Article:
In the world of wastewater these days there are many challenges that will occur. Some you may have already seen and some may appear in the near future. One of these many challenges is how to get your plant activated if it is killed off by known or un-known environmental issues. The reasons can vary from a crystal meth hit to someone dumping diesel in your line or some other toxic substance in your collection system. Sometimes these challenges are self-inflicted, by allowing septic or grease haulers to discharge to your system. And of course, there is the issue of chemicals that your collection people may be using to clean lines or kill roots.
Method for Start Up or Restart
The other scenario could be that you have just finished building that brand-new wastewater plant or addition. After spending millions of dollars to complete the new system, how do you get it started and working at optimal parameters as quickly as possible?
There are several options available to most wastewater systems, no matter what design you have. You can startup or reactivate activated sludge plants, BNR facilities, anaerobic digesters and lagoon systems, both aerated and facultative.
There are many accepted methods for a startup or restart. These include just letting the plant biology develop naturally. If this is the method you decide to use, the industry estimates are that the plant will be at maximum efficiency somewhere between 90 to 180 days. If you have a lot of time, this method will work. If you need to meet discharge limits quickly, this may not be the best method for you to use.
Considerations for Using Activated Sludge
Another method is to inoculate the system with activated sludge from a neighboring community. This method will work and industry estimates are that this will take between 30 and 90 days to reach full efficiency. There are a few things to consider when using this method of startup or restart.
1. You will be hauling wastewater sludge into your community.
2. The biology in the neighboring community may or may not have all the bacteria that you will need.
3. Every wastewater system has different inflow, so therefore the biology will be different. And if you have significant industrial users (SIU), the odds are your neighbor will not have what you need.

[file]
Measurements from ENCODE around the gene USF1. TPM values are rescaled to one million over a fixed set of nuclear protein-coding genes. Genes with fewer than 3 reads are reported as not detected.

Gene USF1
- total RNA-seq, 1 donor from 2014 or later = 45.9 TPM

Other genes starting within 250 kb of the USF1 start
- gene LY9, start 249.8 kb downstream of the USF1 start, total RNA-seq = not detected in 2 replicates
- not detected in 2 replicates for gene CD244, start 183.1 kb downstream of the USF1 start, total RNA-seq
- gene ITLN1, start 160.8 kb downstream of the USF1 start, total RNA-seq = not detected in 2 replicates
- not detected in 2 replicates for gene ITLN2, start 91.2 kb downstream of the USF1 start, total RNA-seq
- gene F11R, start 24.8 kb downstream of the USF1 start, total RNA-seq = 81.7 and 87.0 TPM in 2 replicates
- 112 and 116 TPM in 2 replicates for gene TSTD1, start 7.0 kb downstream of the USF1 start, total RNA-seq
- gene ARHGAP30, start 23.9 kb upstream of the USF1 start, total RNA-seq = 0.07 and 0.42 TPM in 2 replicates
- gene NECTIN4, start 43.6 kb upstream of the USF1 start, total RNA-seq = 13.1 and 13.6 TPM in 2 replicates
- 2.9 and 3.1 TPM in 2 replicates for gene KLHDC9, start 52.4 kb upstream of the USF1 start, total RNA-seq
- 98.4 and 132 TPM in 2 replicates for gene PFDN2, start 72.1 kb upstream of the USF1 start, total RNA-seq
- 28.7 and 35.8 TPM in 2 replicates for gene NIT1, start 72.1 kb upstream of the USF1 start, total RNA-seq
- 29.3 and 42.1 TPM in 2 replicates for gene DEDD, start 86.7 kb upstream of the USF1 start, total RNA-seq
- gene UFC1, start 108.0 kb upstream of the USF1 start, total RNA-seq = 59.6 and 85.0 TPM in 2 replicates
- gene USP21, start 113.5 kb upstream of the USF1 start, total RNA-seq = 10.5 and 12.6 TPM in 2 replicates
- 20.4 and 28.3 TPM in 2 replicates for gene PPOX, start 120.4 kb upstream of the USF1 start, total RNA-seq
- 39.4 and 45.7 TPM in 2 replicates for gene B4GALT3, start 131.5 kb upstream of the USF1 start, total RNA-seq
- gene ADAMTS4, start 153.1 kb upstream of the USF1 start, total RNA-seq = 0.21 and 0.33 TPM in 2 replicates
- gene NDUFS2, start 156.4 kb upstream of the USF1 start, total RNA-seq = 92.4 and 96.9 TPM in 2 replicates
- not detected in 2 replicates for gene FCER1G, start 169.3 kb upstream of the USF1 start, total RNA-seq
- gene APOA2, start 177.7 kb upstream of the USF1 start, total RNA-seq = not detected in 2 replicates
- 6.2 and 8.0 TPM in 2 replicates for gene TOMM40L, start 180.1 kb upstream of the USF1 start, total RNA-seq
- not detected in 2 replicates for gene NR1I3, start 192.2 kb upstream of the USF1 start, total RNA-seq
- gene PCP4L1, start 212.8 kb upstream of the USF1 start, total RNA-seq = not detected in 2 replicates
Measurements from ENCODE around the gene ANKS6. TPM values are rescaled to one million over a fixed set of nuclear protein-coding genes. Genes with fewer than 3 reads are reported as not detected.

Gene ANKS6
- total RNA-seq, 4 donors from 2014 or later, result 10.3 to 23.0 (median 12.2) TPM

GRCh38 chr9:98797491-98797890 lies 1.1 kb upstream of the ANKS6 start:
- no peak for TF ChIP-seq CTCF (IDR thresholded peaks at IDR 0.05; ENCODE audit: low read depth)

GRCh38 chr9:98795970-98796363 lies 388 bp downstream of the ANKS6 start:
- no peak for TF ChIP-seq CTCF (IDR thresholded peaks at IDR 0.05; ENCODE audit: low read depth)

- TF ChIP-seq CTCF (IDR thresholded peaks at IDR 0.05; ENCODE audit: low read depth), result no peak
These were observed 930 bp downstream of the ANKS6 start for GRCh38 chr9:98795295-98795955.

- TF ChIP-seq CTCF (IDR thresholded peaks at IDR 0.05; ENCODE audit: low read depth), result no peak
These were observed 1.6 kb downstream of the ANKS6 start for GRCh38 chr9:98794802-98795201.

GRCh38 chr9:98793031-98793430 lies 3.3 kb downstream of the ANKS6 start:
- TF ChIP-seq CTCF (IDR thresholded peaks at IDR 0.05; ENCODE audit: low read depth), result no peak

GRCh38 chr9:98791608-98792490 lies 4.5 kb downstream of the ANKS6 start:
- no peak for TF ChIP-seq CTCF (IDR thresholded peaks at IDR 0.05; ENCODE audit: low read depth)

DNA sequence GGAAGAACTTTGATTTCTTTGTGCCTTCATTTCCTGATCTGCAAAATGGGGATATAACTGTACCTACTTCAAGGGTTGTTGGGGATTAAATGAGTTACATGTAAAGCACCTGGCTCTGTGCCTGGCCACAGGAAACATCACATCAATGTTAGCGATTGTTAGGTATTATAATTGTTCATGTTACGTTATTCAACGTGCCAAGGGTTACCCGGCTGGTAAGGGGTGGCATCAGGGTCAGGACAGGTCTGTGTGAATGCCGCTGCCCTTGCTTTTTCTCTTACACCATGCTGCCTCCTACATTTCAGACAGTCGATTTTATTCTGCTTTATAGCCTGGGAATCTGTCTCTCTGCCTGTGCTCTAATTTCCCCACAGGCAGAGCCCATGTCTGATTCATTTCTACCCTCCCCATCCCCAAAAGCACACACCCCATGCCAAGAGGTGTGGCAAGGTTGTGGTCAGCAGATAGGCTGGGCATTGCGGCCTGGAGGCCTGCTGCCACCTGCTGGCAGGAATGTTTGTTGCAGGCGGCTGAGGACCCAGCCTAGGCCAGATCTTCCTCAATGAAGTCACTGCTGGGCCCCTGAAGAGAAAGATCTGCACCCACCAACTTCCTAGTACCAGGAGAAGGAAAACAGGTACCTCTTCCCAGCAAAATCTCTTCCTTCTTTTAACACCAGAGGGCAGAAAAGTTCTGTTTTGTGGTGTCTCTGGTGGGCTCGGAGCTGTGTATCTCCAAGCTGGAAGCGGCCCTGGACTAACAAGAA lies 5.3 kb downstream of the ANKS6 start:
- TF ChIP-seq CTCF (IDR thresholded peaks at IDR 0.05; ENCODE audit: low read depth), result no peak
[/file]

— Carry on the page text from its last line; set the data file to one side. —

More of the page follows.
4. Your neighbor’s sludge may contain undesirable things like a lot of filamentous bacteria, “flushable” wipes, and other trash.
A Closer Look at Bioaugmentation
Bioaugmentation is another method being used to restart your system or to complete an initial startup of a new plant or system. This process requires purchasing commercially available microbial cultures for your plant. If you purchase a high quality, Species Rich Diversity (SRD) product, experts estimate your system may be fully online between 3 to 30 days. Most of the systems I have seen using this method take about 10 days to populate.
Now you should become aware of some of the differences in the available bioaugmentation products on the market, today. You want to look for products that have actual bacteria or microbial counts in them. You want to make sure that the product has large counts of colony forming unit (CFU) and a high Species Richness Diversity (SRD). Some products will only have one, two or three types of bacteria, while others may have dozens. You want to look for products with high SRD’s.
Remember, your system has lots of different materials in the inflow that need to be biodegraded, so you will need a variety of species to complete the work. You may see products with millions of CFUs per gallon or per milliliter. Make sure you do the math. Products with 100 million per milliliter actually have more bacteria than those that have 1 billion per gallon.
I always recommend that you use products that are in liquid form. Our experience is that most bacteria species do not handle dehydration well. Many of the states’ circuit riders and government agencies are now accepting bioaugmentation as a viable solution.
Products that do not have actual bacteria/microbes in them are considered biostimulants and will not inoculate your system with the new bacteria you may need.
Making the Right Choice
One or more of the systems or programs listed above will work for you. You need to decide which will best meet your needs. If you want a speedy recovery, then bioaugmentation with quality products, that meet or exceed the above criteria, could be your best solution. If funding is the most critical issue, then natural recovery may be your best solution, as long as you are not out of compliance.
If easy, reinoculation of your system is important, then bioaugmentation could be the preferred over hauling activated sludge. If you have easy access to activated sludge, that does not require extensive hauling, then this may be your choice.
In some cases, you may want to utilize a combination of methods.
For More Information
Rick Allen can be reached at 303-888-2008 and email@example.com. Herb Fancher can be reached at 970-481-6626 or firstname.lastname@example.org
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